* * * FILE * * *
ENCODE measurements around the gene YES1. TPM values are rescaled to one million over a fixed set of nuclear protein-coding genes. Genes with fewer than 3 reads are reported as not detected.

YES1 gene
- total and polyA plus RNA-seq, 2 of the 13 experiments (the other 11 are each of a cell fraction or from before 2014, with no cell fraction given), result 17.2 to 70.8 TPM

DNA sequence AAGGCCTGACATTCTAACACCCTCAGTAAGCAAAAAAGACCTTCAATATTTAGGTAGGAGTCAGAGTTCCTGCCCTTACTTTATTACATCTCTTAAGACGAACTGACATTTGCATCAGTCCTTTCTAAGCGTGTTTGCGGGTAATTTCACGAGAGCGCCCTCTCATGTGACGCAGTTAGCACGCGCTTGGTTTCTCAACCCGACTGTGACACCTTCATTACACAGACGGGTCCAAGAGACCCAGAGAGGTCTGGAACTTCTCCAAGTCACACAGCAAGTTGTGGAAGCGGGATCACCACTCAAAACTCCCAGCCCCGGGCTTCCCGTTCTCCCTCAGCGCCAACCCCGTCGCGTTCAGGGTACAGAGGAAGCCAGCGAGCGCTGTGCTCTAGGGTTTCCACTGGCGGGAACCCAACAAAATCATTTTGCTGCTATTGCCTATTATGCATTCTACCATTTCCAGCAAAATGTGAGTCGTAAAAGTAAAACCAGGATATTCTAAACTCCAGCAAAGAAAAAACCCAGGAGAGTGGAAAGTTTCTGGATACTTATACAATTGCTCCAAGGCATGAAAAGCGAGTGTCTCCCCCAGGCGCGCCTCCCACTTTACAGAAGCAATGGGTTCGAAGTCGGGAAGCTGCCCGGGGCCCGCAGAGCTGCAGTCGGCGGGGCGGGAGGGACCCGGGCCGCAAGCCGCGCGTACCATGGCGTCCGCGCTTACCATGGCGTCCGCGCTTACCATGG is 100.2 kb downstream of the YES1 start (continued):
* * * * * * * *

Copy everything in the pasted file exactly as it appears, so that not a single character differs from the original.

ENCODE measurements around the gene YES1. TPM values are rescaled to one million over a fixed set of nuclear protein-coding genes. Genes with fewer than 3 reads are reported as not detected.

YES1 gene
- total and polyA plus RNA-seq, 2 of the 13 experiments (the other 11 are each of a cell fraction or from before 2014, with no cell fraction given), result 17.2 to 70.8 TPM

DNA sequence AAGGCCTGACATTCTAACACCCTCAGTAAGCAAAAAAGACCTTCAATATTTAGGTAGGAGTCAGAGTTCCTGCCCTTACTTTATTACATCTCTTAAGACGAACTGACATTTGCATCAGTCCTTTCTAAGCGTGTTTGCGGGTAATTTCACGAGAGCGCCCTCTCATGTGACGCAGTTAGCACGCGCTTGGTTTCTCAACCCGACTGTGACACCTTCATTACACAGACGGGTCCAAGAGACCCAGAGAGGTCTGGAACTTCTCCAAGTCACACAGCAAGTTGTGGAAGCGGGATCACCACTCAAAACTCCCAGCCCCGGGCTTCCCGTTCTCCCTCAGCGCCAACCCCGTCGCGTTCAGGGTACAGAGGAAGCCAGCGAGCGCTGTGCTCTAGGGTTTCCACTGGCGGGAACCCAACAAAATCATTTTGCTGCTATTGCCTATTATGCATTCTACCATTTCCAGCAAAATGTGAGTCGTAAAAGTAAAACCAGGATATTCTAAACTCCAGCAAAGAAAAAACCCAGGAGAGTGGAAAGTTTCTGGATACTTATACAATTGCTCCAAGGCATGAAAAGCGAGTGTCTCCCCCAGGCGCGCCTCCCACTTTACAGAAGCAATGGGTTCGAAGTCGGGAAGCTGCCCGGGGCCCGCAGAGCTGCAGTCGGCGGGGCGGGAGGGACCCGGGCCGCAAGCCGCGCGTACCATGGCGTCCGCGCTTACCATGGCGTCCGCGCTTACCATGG is 100.2 kb downstream of the YES1 start (continued):